Thursday, February 14, 2013

Thursday roundup (02-14-13)

Euro-Area Economy Shrinks Most Since Depths of Recession (Bloomberg) Euro zone economy falls deeper than expected into recession (Reuters) Eurozone dragged further into recession as German economy shrinks: The 17-nation bloc slipped far deeper than expected into recession in the fourth quarter as economic giant Germany suffered its sharpest contraction since the height of the global financial crisis in 2009. (The Telegraph) Eurozone economy deeper in recession (EuroNews)

Child poverty rising in five EU countries [Ireland, Greece, Spain, Portugal and Italy] (The Irish Times) Austerity's children becoming Europe's "lost generation" (Reuters)

Europe Is Not "Fixed": Two Charts (Of Two Minds blog)

The US Federal Reserve bailout of Europe: Who knew? (The Washington Times)

German Economy Contracted More Than Forecast in 4Q (Bloomberg)

France Gives Up Lowering Its Budget Deficit (Time) Which way for Mr Hollande?: Elected on the left, France’s president seems to be veering towards the centre (The Economist)

Italian Economy Shrinks Most in Almost Four Years Before Vote (Bloomberg)

Monte Paschi's former finance chief held in Italy (Reuters)

Portugal's recession worsens, tax hikes set to further weigh on demand (Reuters)

Japanese Economy Shrinks and Remains in Recession (The Associated Press) Japan remains stuck in recession as GDP shrinks 0.1pc: Japan's economy contracted for the third consecutive quarter in October-December, showing the country is struggling to escape from a mild recession and adding weight to the new government's push for radical policy steps to revive growth. (The Telegraph)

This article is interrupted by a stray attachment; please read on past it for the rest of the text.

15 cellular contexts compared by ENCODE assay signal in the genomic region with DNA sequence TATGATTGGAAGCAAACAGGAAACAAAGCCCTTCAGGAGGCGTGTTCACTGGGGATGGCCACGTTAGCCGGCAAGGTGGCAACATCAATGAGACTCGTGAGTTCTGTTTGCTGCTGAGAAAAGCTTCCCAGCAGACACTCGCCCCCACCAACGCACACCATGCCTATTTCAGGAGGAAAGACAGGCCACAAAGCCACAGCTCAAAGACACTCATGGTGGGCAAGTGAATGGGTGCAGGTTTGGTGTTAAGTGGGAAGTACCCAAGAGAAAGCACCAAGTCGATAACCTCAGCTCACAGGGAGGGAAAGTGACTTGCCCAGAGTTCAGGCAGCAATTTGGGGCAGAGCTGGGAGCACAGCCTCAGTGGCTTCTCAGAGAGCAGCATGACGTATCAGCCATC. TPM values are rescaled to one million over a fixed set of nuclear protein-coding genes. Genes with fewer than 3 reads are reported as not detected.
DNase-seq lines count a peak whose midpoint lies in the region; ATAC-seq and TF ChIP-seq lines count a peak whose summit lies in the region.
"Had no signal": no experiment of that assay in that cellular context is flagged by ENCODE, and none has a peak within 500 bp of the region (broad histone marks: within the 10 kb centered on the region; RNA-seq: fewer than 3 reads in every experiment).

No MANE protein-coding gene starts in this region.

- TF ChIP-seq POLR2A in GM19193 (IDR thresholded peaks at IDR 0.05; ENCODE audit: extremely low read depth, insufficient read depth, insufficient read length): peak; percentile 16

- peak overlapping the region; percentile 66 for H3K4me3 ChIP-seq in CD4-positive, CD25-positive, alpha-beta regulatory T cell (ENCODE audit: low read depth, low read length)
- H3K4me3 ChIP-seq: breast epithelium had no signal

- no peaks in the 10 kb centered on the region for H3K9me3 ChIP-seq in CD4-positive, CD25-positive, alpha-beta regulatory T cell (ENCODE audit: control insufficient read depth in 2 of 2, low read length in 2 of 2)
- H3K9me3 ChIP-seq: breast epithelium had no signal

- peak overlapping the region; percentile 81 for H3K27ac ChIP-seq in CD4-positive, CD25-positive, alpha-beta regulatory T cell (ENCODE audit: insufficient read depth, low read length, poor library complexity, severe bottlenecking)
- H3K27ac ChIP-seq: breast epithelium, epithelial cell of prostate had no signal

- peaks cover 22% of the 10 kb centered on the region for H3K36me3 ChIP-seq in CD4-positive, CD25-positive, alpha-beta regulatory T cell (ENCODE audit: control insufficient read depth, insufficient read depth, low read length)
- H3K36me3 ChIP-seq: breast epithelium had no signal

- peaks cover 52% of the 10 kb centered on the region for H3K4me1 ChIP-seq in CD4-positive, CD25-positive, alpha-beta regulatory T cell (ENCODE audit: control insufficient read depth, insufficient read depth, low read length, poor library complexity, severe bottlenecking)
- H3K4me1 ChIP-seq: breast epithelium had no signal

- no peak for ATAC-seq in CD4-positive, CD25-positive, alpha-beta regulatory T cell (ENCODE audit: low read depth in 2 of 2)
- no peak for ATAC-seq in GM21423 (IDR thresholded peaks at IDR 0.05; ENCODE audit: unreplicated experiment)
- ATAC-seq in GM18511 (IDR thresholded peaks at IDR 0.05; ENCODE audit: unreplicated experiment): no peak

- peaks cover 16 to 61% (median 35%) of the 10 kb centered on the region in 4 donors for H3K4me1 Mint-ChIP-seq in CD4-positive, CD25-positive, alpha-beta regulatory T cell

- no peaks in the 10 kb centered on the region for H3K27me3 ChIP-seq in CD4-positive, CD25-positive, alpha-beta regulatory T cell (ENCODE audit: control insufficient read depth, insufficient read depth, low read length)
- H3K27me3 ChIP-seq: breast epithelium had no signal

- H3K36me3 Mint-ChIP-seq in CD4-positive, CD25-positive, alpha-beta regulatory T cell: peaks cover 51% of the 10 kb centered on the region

Small Businesses [in the United States] Still Struggle, and That’s Impeding a Recovery (The New York Times)

Bullard Says Balance Sheet Growth Raises Fed Exit Concern (Reuters)

Senate panel presses financial regulators on Dodd-Frank progress (Reuters) Regulators Urged to Focus on Dodd-Frank Before Too-Big-to-Fail (Bloomberg)

Eight states join lawsuit challenging Dodd-Frank Lawsuit: System to dismantle a big failing bank is unconstitutional: Attorneys-general from eight states have joined a lawsuit challenging the constitutionality of regulations setting up a system to dismantle a big failing bank. (Marketwatch)

Gangster Bankers: Too Big to Jail: How HSBC hooked up with drug traffickers and terrorists. And got away with it (Rolling Stone)

At Senate Hearing, Warren Comes Out Swinging (The New York Times blogs)

Postal Service Debt Set to Hit $45 Billion (The Fiscal Times)

US Airways Leads AMR Merger to Create Largest Airline (Bloomberg) New American Airlines Means 'Big 4' [American, United, Delta and Southwest] Control US Skies (CNBC)

Central bank gold buying highest since 1964 – World Gold Council (Mining Weekly)

     The aim of this blog is to show (mostly from reports in mainstream respected news sources) that there is reason to believe that both the United States and the global economies remain fragile in the wake of the financial crisis of 2008 and that a number of threats that exist today could, if they worsened, bring about economic depression -- not just a minor depression, but a depression worse than the Great Depression. This blog further attempts to show that the financial crisis of 2008 was largely a result of the devastating consequences of excessive risk taking and the absence of effective regulation of such behavior. Furthermore, this blog maintains that not only have the lessons that should have been learned from this experience not been learned, but that the risks to the economy, including the persistent building up of "too big to fail" institutions, have actually increased since the crisis began. Finally this blog also brings to light, from time to time, reports of a parallel threat to economic well-being developing in the energy industry, which suggest an energy shock may be coming much closer in time than is generally imagined.

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